In 2009, Make Consumer Ad Preferences Priority One.

by | Jan. 13, 2009

As 2008 ended in a bang (I’m talking flames not fireworks), industry analysts scrambled to revise their advertising forecasts for 2009 and beyond. The current economic recession has caused increased uncertainty in the minds of advertising industry executives (as well as anyone who eats, breathes, and sleeps in the U.S.). I’ve read countless articles related to the advancement of new digital advertising technologies specifically targeting TV, online, and mobile. And while the opinions and predictions are fascinating, they also make my head spin especially when considering recessionary setbacks.

Most digital media advertising forecasts have been reduced from double-digit growth to single-digit growth for 2009 and beyond. Even so, all forms of digital media will see continued growth in advertising revenues at the expense of more traditional forms of advertising. Good news for digital media during a recession.

While the ad industry (content providers and publishers, technologists, advertising/media agencies, and media companies) contemplates which new forms of advertising will dominate in the future, I suggest all involved consult the consumer first.

Why? Digital media has created a consumer-centric world. It’s about what the consumer wants, when they want it, and how they get it. No longer does the Field of Dreams adage, “If you build it they will come” apply. Especially, when considering Generation Y/Millennials/Net Generation - depending on the source the monikers represent persons age 11 – 31. This generation is accustomed to a two-way communication approach since childhood – this applies to advertising as well. They’ve “grown up digital.” Advertisers are already looking at this generation in order to understand future purchase processes and preferences as this group matures into legitimate consumers.

Targeted, Addressable Television Advertising via Set-top Box.
Although I stated earlier on that ad revenue on digital media will grow at the expense of traditional mediums, I’m not predicting the death of traditional TV advertising. However, I do believe television advertising will eventually evolve into a targeted, addressable form delivered via cable and/or satellite set-top box.

In late October 2008, I posted a blog suggesting 2009 would be the year for advanced cable television advertising. However, until the economy stabilizes I highly doubt major cable companies, through the creation of Canoe Ventures LLC, will be financially positioned to advance and build-out targeted, addressable TV advertising via set-top box in 2009. Daily announcements of job cuts, operating budget cuts, and overall conservative spending in 2009 will halter the advancement of new forms of cable TV advertising. So, now is the time to ramp up efforts to better understand what types of targeted TV advertisements consumers will embrace and the forms they will not.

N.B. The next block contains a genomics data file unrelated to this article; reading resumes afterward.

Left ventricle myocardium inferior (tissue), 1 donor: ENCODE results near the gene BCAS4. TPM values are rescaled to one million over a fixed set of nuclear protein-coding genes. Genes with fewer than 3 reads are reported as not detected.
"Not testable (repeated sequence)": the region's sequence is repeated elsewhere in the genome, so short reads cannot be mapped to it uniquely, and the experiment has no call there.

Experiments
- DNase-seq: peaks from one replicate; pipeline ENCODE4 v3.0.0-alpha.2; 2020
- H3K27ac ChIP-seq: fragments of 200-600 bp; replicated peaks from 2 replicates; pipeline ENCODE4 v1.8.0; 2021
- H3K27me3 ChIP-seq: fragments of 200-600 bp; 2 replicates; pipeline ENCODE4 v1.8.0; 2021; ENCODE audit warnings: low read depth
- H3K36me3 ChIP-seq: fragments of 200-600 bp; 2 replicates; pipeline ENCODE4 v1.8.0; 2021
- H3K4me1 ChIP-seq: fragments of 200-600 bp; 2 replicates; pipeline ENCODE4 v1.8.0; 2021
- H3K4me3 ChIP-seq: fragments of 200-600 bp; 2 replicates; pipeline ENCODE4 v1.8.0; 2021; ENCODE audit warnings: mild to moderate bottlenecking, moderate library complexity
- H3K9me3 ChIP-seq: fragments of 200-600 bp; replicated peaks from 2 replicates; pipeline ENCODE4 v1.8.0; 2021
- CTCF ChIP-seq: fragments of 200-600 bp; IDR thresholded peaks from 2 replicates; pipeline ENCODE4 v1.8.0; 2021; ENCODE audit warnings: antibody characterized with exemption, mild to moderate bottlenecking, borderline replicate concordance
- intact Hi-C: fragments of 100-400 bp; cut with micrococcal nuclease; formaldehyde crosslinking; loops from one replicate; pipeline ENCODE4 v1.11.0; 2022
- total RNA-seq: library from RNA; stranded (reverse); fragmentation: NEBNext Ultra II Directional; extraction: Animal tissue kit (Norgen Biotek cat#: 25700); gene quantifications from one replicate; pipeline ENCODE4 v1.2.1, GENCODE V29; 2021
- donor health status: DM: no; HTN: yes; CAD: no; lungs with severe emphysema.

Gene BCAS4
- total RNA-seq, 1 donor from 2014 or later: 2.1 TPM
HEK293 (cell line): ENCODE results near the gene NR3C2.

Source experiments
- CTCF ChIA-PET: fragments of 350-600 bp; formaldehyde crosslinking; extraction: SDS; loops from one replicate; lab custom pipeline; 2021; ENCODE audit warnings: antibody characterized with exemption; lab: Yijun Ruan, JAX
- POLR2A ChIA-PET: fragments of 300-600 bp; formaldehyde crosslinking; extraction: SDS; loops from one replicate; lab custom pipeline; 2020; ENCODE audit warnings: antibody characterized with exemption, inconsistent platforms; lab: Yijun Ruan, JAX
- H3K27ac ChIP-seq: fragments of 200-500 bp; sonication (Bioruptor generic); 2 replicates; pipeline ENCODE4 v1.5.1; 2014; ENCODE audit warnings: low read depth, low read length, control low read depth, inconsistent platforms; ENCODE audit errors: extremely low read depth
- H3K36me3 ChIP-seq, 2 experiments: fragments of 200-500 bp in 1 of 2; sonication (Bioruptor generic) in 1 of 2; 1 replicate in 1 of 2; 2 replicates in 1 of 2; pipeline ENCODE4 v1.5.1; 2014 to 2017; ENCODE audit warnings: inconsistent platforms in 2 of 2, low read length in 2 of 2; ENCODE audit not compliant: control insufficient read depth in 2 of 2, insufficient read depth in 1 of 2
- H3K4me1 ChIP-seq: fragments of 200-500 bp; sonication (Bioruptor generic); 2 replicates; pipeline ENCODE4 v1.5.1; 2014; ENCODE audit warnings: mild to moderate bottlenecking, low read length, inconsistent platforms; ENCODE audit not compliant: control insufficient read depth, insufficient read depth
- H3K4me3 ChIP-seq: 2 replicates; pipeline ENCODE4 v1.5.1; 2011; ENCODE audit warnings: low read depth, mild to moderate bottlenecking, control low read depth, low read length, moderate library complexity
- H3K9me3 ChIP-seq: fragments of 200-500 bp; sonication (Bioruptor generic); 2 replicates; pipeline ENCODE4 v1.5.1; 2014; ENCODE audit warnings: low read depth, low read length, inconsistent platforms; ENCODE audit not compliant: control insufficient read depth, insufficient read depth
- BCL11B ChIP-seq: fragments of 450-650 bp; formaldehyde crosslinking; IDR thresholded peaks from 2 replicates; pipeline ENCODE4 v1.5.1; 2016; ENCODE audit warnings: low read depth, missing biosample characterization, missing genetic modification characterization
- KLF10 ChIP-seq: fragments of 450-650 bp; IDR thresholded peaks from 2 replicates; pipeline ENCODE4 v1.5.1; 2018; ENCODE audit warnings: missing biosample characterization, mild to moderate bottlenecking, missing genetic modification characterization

Online Advertising
The online advertising space will fare well in 2009. With that said, the online advertising ecosystem is still evolving. There was much discussion in 2008 regarding how online ads are bought (ad networks, traditional advertising agencies, marketers, content providers), where ads are placed (professional sites, video-sharing sites, social networking), what online ad formats to use (linear video, non-linear video, banner, search), and most importantly, online audience measurement and effectiveness (ROI, CPM, CPC, CPA). The online ad industry is still trying to figure out the most efficient and effective best practices and guidelines and delivery solutions. As the advertising industry clutches its purses during the recession, focus will be placed on predictable mass audiences, performance-based advertising solutions (effectiveness and trackability), and brand safe content. All of which points back to the consumer.

Mobile Advertising
2009 will be a year of continued development, advancement, and revenue growth for mobile advertising. Continued growth will be spurred due in large part to the proliferation of smart phones (iPhone, G1, and Blackberry). Again, consult the consumer first. Avoid unnecessary build-out costs and ineffective mobile ad formats/solutions by enhancing your knowledge of consumer mobile habits and ad preferences.

It's Simple: Make Consumer Ad Preferences Priority One

In 2009, top priority should be given by all companies in the digital advertising space to consumer advertising preferences. Consult the consumer during development and prior to deployment of the ad technology, format, and/or solution. I review a lot of data regarding audience measurement, new advertising technologies and formats and their utility but as advertising evolves in a digital age the industry must consider what ad forms and ad placements consumers prefer. I don’t suggest the industry is unaware or unresponsive to consumer demand in regard to advertising, but I question the importance as relatively little is reported or discussed regarding the ad preferences of the consumer.

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